probably the most commonly-seen peep for most of the migration, spring and fall.
Likes just about every habitat, including sod farms and puddles in fields.
A few can linger into November.
White-rumped Sandpiper. The latest spring
migrant to arrive. Uncommon before May 1st. Becomes the most common peep by the
second week of May. When the White-rumps appear in numbers, the shore bird
migration is pretty well over. Very rare in fall.
Semi-palmated Sandpiper. Very common, spring and
fall. Arrives in numbers later than Least, from mid-April on. By May 1, they are
probably the most common peep until mid-May, when the White-rumps take
over. Likes sandy open areas. Seen less frequently than Leasts and Pectorals
because birding focuses on mucky, vegetated drawn-down impoundments and sandy
open areas are harder to find. However, more Semis probably come through than
any other peep.
Western Sandpiper. Rare in spring. Uncommon in
summer. More likely to outnumber Semis in September. Feeds by wading in
shallow sheet water, whereas Semis are more likely to peck objects from a
Dunlin. Uncommon but regular in shallow sheet
water and sandy edges. Will sometimes appear in vegetated area, but does not
like it. Migration in fall is less obvious, perhaps because birders have focused
their attention on other habitats when the Dunlins come through. Flocks of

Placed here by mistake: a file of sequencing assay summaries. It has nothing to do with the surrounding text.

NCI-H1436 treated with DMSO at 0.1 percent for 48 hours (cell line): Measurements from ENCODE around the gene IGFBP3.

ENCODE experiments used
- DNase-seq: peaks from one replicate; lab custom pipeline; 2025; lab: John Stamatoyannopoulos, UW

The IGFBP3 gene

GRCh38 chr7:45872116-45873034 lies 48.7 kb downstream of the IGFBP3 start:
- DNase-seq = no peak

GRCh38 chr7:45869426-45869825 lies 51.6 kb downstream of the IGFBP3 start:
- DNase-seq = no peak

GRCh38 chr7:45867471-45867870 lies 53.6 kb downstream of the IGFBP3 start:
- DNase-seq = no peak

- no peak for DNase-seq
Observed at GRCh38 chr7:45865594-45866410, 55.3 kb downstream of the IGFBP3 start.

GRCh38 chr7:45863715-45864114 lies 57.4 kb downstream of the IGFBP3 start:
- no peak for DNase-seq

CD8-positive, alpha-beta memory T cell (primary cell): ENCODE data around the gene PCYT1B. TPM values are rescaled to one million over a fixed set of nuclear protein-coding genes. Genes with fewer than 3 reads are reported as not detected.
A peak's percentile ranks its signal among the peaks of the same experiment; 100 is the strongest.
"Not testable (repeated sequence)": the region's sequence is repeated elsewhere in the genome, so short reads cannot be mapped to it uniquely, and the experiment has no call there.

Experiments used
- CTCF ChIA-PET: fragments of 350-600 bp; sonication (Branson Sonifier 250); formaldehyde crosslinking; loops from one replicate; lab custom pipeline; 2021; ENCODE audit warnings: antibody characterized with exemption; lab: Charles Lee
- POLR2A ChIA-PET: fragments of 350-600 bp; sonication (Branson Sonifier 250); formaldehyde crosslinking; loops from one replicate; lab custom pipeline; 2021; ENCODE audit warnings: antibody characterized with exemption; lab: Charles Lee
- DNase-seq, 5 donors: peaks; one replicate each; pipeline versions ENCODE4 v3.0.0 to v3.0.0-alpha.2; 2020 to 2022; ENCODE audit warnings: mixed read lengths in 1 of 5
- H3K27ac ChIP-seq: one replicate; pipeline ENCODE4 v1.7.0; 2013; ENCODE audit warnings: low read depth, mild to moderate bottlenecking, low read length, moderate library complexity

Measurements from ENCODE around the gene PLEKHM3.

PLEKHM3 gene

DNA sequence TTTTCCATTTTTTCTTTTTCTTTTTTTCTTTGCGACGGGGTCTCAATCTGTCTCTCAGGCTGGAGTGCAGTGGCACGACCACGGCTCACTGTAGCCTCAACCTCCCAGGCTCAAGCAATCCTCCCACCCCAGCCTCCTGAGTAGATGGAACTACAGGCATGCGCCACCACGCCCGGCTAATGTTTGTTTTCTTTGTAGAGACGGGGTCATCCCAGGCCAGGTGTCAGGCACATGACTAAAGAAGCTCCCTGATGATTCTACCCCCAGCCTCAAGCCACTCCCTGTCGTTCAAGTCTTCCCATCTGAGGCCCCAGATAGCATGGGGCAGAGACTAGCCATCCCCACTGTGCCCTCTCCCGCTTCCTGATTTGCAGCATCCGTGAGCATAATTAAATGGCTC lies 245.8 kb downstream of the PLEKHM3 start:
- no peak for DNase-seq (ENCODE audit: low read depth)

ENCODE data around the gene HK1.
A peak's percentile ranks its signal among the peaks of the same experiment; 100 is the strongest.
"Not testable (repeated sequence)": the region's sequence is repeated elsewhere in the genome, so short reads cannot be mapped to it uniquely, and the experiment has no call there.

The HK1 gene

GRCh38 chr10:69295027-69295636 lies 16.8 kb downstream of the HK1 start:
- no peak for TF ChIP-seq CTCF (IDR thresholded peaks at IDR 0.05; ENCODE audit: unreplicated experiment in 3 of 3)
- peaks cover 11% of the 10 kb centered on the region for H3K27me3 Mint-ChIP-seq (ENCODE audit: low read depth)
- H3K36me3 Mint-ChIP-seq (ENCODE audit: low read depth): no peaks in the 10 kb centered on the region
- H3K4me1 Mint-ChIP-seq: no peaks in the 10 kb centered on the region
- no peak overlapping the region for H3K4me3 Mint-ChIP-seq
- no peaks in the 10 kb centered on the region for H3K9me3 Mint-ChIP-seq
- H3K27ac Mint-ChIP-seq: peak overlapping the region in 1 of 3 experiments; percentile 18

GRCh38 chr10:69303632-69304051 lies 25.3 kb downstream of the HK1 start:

shore birds in October or November are apt to be Dunlins in basic
Sanderling. Regular in small numbers in May and
in summer. Like sand. Look for this species on the edge of an empty swimming
Stilt Sandpiper. Common wading in sheet water,
spring and summer. Does not care too much for vegetation.
Long and Short-billed Dowitchers. Both are
fairly common, feeding like sewing machines in sheet water or roosting on sand
bars. Long-billeds out number Short-billeds, but their abundance varies with
seasonal timing. Most April dowitchers are long-billeds. Most May dowitchers are
short-billeds, but there is a period of overlap near the end of April. It is
somewhat more complicated in fall. The adult short-billeds arrive first, usually
in July. By August, both species are present with Long-billed the most common.
Then the juveniles of both species come through in September. In October or
later, the probability is Long-billed.
Black-bellied Plover. Quite uncommon, but if you
get out regularly you should see the species annually. Hangs around drier edges
of ponds and evaporating lakes or on exposed sand bars. Can show up any time,
spring or fall, but is usually a fairly late migrant (May) in
Semi-palmated Plover. Moderately common, spring
and fall. Likes open mud flats.
Piping Plover. Very rare, but goes through
spring and fall. Likes dry sandy edges. Sometimes seen on sandy beaches. You
won't see this one every year unless you get out a lot.
Snowy Plover. Even more rare than Piping. Casual
except in NW part of state, where very rare. If you find one, it's
Avocet. Most common in fall, but occasional in